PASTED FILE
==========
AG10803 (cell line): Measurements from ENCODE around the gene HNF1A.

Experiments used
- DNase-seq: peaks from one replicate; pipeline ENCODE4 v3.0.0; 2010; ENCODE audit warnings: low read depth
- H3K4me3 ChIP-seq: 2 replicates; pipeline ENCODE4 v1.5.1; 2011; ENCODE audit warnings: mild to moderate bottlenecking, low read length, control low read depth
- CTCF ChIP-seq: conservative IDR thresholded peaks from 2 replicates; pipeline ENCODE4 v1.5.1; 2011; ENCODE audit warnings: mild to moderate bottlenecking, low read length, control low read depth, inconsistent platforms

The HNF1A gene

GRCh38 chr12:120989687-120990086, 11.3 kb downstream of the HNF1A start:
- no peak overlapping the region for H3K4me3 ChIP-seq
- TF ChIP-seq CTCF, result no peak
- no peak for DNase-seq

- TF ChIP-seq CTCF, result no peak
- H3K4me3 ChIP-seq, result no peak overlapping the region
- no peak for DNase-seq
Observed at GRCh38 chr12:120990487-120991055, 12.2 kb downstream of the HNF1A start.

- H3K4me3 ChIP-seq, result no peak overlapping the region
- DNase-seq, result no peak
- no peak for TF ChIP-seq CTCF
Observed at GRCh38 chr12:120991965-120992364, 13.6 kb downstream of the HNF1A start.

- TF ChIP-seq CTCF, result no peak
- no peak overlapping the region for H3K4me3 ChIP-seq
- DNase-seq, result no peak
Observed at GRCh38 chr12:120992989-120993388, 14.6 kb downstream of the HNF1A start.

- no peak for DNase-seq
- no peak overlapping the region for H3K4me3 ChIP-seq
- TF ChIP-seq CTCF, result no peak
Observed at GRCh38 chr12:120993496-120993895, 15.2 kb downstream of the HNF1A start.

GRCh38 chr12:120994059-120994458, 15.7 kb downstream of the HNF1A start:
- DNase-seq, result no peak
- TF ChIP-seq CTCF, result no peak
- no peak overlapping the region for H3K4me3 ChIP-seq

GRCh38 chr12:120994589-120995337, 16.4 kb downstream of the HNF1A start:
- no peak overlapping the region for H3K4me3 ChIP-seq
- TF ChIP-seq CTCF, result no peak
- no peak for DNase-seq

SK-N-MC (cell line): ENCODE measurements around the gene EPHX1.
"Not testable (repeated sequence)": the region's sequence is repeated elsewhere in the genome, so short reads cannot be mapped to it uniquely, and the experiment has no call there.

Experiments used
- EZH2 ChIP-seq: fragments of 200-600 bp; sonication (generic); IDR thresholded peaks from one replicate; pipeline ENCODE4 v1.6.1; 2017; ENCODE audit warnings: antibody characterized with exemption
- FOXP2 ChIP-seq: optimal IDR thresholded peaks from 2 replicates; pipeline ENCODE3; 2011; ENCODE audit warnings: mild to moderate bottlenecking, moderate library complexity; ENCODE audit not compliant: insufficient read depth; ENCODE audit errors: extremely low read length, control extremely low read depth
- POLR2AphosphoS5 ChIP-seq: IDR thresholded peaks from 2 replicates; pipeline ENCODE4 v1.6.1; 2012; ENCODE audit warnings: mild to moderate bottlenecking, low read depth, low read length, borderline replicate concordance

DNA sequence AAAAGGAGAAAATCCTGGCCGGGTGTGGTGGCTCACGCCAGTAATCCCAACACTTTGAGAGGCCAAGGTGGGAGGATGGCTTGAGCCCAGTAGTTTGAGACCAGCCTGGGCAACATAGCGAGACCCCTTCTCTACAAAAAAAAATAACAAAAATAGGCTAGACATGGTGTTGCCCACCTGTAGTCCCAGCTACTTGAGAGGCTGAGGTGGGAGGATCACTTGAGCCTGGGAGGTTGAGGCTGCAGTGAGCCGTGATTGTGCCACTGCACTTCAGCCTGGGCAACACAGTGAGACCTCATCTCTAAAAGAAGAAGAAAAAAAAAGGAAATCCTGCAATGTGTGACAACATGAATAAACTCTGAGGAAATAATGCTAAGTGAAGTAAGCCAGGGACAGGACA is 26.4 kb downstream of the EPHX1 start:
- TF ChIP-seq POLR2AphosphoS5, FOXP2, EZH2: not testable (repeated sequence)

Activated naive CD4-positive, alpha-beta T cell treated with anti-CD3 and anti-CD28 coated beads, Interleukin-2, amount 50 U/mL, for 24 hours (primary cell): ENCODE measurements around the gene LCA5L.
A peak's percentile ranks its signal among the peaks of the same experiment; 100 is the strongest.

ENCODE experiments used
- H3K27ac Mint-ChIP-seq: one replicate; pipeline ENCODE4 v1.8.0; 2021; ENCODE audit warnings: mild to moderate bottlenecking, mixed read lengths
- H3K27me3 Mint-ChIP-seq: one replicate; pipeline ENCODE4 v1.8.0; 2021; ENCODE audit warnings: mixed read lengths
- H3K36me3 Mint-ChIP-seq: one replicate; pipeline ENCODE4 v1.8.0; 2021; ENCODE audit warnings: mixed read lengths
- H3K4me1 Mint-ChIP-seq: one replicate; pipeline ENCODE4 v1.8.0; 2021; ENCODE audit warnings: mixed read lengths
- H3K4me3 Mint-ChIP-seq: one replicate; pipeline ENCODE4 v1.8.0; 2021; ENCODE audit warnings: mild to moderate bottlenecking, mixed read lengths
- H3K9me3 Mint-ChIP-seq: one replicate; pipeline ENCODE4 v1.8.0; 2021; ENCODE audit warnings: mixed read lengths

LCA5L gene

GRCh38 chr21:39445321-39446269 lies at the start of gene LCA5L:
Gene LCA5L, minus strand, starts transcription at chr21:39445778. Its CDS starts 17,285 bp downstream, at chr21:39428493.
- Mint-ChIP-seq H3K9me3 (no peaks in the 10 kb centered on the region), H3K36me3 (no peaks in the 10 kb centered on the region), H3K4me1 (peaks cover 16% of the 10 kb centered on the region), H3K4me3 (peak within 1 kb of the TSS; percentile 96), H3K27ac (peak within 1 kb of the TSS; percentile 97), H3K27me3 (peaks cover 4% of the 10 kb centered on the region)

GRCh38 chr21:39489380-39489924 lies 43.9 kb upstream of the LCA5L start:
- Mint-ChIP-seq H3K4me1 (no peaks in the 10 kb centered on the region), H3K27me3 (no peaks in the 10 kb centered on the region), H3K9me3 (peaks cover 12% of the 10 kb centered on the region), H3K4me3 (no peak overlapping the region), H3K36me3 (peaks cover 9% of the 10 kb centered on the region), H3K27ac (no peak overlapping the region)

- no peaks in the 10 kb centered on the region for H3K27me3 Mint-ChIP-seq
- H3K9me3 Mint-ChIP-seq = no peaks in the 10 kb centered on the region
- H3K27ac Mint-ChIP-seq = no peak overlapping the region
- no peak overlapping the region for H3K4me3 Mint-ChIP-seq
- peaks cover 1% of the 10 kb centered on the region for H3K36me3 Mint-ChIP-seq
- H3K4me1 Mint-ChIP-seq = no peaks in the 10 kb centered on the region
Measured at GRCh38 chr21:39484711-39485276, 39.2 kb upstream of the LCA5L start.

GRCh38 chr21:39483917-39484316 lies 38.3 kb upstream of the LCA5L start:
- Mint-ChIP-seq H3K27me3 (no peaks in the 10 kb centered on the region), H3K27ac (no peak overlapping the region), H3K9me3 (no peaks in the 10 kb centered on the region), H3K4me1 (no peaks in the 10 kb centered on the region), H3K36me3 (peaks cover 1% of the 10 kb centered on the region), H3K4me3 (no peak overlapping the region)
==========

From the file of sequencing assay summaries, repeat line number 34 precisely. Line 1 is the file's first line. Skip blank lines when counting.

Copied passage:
- no peak for DNase-seq